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Let me add some info on the general question of big particle 
accelerators and their hidden uses.

A couple of decades ago US physicists were hot to build a big 
accelerator - called the Superconducting Super Collider (SSC). It was to 
be underground in Texas; and the federal government was going to pay 
most of the bill, with perhaps some funds from other countries.  All my 
colleagues were excited and some of them deeply involved in the planning.

When I learned that then-President Reagan had approved the project, I 
wondered, Why?  So I wrote a FOIA (Freedom of Information Act) letter to 
the DOD (Department of Defense) asking for copies of all their documents 
relating to the SSC. They responded that this was not a DOD project but 
a DOE (Department of Energy) project; and I should redirect my inquiry 
to that department. I wrote back: No, I want all DOD documents on this 
subject. Maybe a year or so later I did get what I asked for: a small 
collection of documents. One of them was marvelously educational.

This was a letter from the Office of the Secretary of Defense to the 
White House, giving DOD's formal support for the SSC project. It 
explained that it was possible, but not likely, that the experiments on 
the SSC might lead to some militarily useful discoveries. However, the 
major reason for military support of the project lay in the history of 
particle accelerators and their production of large numbers of skilled 
PhDs, who ended up working at the nuclear weapons labs at Livermore and 
Los Alamos.  That letter was signed by the Assistant Secretary of 
Defense for Atomic Energy, who just happened to be a former leader at 
the Livermore Laboratory.

When I circulated that letter to my colleagues, many of them became 
unhappy; but they got over it and continued with their project -- until 
Congress cut off the funding for the SSC a few years later.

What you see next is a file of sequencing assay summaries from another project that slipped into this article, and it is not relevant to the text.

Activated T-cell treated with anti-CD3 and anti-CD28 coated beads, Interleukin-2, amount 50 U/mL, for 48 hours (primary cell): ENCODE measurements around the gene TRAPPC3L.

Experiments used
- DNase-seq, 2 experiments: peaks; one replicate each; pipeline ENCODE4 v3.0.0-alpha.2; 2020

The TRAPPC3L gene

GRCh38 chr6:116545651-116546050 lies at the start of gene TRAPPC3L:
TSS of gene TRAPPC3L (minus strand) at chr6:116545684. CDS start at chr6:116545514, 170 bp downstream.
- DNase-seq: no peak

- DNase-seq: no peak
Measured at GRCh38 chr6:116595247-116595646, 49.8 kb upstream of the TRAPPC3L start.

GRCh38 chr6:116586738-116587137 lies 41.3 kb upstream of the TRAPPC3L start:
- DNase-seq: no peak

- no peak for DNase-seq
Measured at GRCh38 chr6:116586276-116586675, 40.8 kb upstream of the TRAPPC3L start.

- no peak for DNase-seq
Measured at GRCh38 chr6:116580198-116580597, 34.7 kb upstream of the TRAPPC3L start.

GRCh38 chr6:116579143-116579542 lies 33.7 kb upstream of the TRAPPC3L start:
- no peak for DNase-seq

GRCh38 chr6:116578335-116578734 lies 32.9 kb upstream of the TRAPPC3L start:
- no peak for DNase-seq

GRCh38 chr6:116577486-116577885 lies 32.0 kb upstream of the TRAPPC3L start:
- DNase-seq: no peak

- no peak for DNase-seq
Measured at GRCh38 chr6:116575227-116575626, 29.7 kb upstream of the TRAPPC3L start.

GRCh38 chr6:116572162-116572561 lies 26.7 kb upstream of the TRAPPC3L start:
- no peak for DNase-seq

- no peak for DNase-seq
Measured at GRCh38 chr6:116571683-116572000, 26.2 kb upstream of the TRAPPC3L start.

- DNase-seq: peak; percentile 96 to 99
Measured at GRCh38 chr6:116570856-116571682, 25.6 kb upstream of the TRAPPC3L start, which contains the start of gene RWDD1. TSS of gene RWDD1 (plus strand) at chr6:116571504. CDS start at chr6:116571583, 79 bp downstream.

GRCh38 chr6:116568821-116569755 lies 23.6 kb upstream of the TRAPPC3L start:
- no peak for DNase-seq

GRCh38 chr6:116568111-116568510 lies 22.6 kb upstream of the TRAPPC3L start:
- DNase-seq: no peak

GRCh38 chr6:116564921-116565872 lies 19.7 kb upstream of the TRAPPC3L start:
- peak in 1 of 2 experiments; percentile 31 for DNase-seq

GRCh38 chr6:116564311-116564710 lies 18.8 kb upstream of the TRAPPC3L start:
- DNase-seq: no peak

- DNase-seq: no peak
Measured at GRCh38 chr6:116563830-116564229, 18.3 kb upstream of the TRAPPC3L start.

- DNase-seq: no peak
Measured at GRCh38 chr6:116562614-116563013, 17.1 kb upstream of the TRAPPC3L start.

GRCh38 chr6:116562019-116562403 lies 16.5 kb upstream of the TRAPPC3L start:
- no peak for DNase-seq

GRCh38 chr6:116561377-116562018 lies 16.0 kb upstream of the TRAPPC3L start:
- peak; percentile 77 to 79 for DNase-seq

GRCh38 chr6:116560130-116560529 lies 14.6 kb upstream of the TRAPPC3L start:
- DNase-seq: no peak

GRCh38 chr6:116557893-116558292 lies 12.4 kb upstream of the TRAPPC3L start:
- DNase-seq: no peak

Along a similar vein, I have wondered why the government has been so 
generous with funding in recent years for astrophysics research.  It is 
certainly an exciting field of pure science.  And all that money flowing 
into academic research programs produces a lot of graduate students in 
those fields, who get their PhD and then go to work --- where?  (The US 
Air Force is very interested in space weaponry.)

Charlie

Robt Mann wrote:
> Sam Anderson wrote:
>> An $18Billion capitalist investment ready to either yield profits for 
>> Big Capital and/or put PlanetEarth in Harms Way...
>>
>> mmmmmmmmmmmmmmmmmmmmmmmm
>
>
>         I hve found these big accelerators hard to reconcile with any 
> simple model of capitalism.  At Berkeley, with house-mates doing their 
> Ph.Ds in physics using the then-biggest ('bevatron') on the hill above 
> the campus, I was never able to trace military or financial benefit 
> from the plurry thang.  My working hypothesis has been that this 
> category of expenditure is an example of cunning grandiose scientists 
> pulling the wool over the eyes of politicians, duping them into paying 
> for something which has little prospect of leading to weapons, or 
> defence, or money for capitalists.
>         Capitalism is not totally efficient!
>         Did the USSR ever try to rival even the bevatron, let alone 
> the subsequent bigger accelerators?  They certainly did get sucked 
> into enormous wasteful expenditure on many thousands of nuclear 
> weapons, and the fabled 'strategic triad' to deliver them, when 
> standard British doctrine was that a few dozen nuclear weapons 
> deliverable reliably on the heartland of the enemy constitutes maximum 
> deterrence.
>
> RM
>
>> August 8, 2008
>>
>> *Date Set for Operation of Large Hadron Collider*
>> By DENNIS OVERBYE
>>
>> Physicists, start your engines.
>>
>> Officials at CERN, the European Center for Nuclear Research, outside 
>> Geneva, announced Thursday that their new particle accelerator, the 
>> world's largest, would begin operation on Sept. 10. On that date, the 
>> physicists and engineers will make the first attempt to circulate a 
>> beam of protons around a 17-mile-long super-cooled underground 
>> racetrack known as the Large Hadron Collider.
>
> etc.